Generating Returns When your Product Does not Gain Traction

January 12, 2023

In the venture capital industry, much is made of the massive winners (as well, of course, of those that raise a lot of money and subsequently bomb). The vast majority of founders, however, experience an outcome that falls somewhere in the middle of these two extremes. Learning how to maximize the exit value in these cases, when the company does not achieve product-market fit and does not break out, is, I would argue, a very useful exercise for both founders and investors. 

Recently, we made a seed investment in a highly technical founder that I admire. (The founder requested anonymity so I will not name him or his company). He and his team built a product in an emerging technology whose use case was compelling, but unproven. They identified two logical end markets (consumer retail and financial services) to go after, and, through connections and hustle, conducted over 20 POCs (proof-of-concept) in a short amount of time. For a variety of reasons (my view is that the product was too early for the market, but there were other reasons as well), the technology did not achieve product-market fit, and they did not convert any of the POCs. 

What the founder did next, was, in my experience, so unusual, that I wanted to write about it and think about any lessons that can be extrapolated and be of use to other founders that find themselves in a similar place. Often, when the product does not gain traction, a founder can resign him or herself to this fate and let the money run out and company wind down. Or they can try to raise more money and often fail because the proof points or series A milestones have not been achieved. This founder, on the other hand, was decisive and aggressive and engineered an exit. 

I am sure that some of his tactics may be useful to other seed stage founders: 

  • As I mentioned above, the founder quickly conducted POCs to gather market feedback and try to sell his product. He worked in a couple of different end markets. He also iterated and added features to the product very rapidly for the later POCs.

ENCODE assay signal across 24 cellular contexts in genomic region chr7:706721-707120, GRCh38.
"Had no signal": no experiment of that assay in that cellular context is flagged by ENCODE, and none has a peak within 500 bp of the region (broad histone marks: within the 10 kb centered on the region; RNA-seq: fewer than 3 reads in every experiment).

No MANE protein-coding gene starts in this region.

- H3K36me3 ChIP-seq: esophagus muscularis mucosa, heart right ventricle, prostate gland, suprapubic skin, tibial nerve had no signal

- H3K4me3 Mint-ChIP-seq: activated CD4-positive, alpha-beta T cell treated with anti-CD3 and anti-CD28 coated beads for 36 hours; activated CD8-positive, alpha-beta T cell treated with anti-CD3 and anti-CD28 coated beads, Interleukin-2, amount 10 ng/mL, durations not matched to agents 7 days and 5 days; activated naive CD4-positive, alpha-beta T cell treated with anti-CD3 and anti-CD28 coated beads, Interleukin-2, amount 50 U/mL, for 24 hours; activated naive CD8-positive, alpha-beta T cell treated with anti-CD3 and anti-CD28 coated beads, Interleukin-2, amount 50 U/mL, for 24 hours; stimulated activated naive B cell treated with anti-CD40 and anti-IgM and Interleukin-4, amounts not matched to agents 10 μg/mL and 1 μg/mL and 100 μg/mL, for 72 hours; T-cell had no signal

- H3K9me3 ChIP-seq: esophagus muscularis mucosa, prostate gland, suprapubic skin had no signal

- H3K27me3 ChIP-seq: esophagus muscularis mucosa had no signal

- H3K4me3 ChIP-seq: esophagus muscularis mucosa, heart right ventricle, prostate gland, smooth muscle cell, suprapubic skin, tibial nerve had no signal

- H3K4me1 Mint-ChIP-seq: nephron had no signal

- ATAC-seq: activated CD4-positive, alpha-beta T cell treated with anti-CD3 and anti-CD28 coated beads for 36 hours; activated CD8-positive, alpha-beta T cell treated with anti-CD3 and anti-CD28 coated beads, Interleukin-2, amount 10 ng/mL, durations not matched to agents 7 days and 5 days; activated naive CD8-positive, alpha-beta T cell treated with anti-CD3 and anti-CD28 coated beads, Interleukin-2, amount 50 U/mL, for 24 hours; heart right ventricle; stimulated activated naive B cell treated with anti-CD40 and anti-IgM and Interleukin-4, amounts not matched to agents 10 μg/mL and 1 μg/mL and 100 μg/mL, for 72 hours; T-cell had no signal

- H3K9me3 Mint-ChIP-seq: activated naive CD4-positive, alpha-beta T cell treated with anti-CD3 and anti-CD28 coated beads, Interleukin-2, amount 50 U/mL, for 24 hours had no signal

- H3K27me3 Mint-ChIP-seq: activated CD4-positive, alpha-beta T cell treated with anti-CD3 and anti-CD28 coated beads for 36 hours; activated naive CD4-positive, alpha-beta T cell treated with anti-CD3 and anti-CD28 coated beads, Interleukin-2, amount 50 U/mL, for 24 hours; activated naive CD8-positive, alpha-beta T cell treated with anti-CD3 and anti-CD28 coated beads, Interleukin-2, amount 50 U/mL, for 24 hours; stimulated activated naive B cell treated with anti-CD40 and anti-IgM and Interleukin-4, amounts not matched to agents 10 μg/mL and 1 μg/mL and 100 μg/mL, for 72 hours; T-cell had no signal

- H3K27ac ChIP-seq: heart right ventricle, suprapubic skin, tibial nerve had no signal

• He very quickly concluded that the product/use case they had envisioned and built was not going to sell in a meaningful way. He came to this conclusion when he still had significant cash on the balance sheet (~40% of the cash raised from the seed round). 
  • Given that he had recruited a strong technical team and built some good IP, he quickly struck a deal to sell the company to a larger strategic buyer in the space. The buyer was private, with plans to go public. 
  • The consideration was not much more than what many would consider an acquihire price. The founder requested consideration to be paid in stock – AND – he very shrewdly pushed to be paid in common stock at the 409A price (i.e., a discount to the last preferred round). I have never previously thought of asking for such a request, but the buyer agreed to it.

The company did go public shortly after the sale, and when we ultimately sold the position, generated a ~2.5x cash-on-cash return. (The breakdown of the returns was approximately ~0.4x on balance sheet cash returned to shareholders, ~1x stock consideration, and ~1x stock appreciation from the 409A price to the publicly traded price at the sale.) Although this return is nothing to write home about, the capital was returned rapidly enough such that we could recycle the capital into the fund and re-invest it. All in all, it was a good outcome, and all of the founder’s shareholders were pleased.

It is worth pointing out that I am not in any way advocating that a founder needs to give up, that founder resilience is unimportant, or that significant product pivots are fruitless. To the contrary, I am simply advocating for rapid product validation testing at the seed stage and proactive and aggressive action to maximize returns even if the company does not break out.  

Some investors may say that what transpired above is bad financial outcome for a founder, as well as a fund. I disagree. I think it makes a big difference to a founder (as least those I want to work with) if he or she can make money for his shareholders or not, even if it falls short of a home run. As for investors (as well as their LPs) I understand the rationale behind the “go big or go home” mentality to some seed stage investing. I get it. But given the chance to get a multiple of your investment back and recycle it back into the fund and make 2-3 new similarly sized bets (vs. a likely loss, or even vs. never having done the deal to begin with), most investors and LPs would choose this outcome every time. 

I have great respect for the way this founder operated. He conducted himself highly ethically and with great deftness. He did right by his employees and his investors. If given the opportunity, I would 100% back him in his next venture. 

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